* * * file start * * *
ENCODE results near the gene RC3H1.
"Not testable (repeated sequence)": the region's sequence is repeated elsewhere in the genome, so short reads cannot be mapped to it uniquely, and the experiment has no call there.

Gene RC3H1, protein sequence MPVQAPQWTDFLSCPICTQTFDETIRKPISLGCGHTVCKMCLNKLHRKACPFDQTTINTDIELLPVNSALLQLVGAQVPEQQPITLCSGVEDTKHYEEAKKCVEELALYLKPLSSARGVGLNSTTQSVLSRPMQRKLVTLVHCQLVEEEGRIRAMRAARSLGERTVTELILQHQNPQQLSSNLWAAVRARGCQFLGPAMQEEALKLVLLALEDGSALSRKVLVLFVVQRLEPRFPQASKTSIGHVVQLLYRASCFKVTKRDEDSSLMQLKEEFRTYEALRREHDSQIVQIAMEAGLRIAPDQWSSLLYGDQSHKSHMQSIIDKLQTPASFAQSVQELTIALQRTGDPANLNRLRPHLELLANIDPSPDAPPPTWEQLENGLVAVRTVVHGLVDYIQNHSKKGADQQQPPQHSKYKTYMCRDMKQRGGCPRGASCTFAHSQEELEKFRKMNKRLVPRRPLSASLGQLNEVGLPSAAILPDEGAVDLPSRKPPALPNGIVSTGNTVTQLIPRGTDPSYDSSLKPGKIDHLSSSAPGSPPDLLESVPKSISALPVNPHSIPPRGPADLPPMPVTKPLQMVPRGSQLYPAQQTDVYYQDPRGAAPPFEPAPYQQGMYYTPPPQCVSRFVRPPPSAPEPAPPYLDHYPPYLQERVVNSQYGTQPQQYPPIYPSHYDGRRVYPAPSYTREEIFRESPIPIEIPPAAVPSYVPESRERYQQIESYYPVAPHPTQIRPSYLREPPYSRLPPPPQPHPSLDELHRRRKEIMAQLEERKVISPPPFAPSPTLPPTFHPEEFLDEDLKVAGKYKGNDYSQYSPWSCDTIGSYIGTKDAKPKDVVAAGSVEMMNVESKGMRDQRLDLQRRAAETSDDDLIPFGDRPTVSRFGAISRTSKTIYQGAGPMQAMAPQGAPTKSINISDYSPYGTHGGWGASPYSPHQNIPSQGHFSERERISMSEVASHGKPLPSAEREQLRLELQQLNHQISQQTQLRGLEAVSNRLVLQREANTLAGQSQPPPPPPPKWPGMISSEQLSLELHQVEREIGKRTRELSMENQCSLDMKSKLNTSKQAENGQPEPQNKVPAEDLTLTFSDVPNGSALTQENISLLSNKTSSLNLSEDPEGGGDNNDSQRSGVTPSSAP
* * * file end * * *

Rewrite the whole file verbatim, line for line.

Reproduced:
ENCODE results near the gene RC3H1.
"Not testable (repeated sequence)": the region's sequence is repeated elsewhere in the genome, so short reads cannot be mapped to it uniquely, and the experiment has no call there.

Gene RC3H1, protein sequence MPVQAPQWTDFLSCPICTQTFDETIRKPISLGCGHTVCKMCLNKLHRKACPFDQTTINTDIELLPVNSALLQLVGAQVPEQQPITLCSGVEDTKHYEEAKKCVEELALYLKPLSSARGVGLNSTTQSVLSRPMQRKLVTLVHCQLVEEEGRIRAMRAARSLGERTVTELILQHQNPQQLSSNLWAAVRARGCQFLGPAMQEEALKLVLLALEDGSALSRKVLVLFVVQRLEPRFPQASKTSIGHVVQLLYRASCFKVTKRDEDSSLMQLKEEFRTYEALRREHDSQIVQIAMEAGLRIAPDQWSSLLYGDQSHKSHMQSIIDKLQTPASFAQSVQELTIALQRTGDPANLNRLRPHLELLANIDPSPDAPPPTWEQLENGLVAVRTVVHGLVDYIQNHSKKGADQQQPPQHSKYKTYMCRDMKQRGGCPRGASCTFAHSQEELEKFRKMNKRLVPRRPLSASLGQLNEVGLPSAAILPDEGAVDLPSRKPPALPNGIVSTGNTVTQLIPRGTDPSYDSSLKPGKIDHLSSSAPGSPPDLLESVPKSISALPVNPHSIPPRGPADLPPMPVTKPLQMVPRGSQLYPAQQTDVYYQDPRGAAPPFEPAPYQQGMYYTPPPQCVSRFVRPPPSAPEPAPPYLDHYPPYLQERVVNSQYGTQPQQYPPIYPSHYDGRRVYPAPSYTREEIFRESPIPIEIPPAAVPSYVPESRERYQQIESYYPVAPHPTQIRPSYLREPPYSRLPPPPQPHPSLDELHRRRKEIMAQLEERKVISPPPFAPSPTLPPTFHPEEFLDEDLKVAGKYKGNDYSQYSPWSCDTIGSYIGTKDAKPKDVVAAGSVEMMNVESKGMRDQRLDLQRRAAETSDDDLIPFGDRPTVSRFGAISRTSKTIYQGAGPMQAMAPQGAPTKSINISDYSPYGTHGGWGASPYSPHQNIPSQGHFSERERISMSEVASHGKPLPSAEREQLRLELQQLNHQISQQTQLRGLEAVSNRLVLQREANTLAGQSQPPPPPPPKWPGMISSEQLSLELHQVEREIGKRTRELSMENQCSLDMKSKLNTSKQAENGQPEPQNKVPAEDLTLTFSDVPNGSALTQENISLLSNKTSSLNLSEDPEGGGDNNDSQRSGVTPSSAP